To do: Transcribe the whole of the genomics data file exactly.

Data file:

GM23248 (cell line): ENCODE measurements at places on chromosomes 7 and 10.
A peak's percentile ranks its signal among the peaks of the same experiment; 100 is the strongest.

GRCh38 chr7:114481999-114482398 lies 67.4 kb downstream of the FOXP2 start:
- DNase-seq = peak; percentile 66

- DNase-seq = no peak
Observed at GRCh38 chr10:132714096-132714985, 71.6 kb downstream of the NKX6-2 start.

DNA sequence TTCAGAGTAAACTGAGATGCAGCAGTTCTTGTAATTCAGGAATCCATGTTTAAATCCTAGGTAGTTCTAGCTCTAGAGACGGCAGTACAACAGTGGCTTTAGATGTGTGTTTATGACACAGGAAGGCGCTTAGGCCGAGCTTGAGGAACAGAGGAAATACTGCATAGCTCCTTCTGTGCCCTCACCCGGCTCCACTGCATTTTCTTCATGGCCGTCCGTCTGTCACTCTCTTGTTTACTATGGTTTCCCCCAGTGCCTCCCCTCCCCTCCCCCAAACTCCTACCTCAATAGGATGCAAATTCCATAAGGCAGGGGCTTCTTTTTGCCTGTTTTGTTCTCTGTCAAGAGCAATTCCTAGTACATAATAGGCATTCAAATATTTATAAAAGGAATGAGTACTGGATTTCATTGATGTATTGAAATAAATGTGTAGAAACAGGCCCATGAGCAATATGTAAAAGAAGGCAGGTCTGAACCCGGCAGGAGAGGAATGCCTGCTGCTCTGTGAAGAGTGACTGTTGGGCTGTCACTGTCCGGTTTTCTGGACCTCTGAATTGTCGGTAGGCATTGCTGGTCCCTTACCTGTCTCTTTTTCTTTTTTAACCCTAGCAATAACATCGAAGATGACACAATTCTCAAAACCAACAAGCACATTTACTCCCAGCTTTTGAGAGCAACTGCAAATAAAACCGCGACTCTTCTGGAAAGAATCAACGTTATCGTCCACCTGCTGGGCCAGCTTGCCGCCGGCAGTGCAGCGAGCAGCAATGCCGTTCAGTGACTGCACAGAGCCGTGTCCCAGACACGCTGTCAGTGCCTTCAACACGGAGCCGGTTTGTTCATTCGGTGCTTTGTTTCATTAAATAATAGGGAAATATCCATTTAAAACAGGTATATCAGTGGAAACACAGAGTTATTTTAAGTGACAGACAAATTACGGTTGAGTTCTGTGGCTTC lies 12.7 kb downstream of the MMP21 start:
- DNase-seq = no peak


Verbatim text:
GM23248 (cell line): ENCODE measurements at places on chromosomes 7 and 10.
A peak's percentile ranks its signal among the peaks of the same experiment; 100 is the strongest.

GRCh38 chr7:114481999-114482398 lies 67.4 kb downstream of the FOXP2 start:
- DNase-seq = peak; percentile 66

- DNase-seq = no peak
Observed at GRCh38 chr10:132714096-132714985, 71.6 kb downstream of the NKX6-2 start.

DNA sequence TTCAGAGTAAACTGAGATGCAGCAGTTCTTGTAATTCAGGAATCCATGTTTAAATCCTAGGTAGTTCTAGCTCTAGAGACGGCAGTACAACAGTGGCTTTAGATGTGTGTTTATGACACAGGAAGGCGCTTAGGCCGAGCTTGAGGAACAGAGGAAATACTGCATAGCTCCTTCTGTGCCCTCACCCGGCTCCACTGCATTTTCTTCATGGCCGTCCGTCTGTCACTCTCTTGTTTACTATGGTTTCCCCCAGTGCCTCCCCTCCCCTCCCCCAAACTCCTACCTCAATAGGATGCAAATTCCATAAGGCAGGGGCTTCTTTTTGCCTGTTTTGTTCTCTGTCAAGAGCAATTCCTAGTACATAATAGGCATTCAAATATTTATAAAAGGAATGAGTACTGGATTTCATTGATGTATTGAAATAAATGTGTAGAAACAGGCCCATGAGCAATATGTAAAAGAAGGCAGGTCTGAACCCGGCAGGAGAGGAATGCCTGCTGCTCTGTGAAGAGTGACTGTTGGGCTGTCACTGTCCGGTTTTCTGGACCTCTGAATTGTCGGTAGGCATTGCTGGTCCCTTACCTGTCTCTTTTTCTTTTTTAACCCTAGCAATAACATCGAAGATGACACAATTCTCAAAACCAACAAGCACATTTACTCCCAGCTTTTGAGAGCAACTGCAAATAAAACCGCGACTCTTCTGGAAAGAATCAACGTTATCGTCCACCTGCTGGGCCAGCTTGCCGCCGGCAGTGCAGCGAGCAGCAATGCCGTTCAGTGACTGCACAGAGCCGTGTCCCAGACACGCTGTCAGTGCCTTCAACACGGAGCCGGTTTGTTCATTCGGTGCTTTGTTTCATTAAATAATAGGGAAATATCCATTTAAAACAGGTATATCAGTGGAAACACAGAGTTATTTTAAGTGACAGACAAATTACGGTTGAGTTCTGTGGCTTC lies 12.7 kb downstream of the MMP21 start:
- DNase-seq = no peak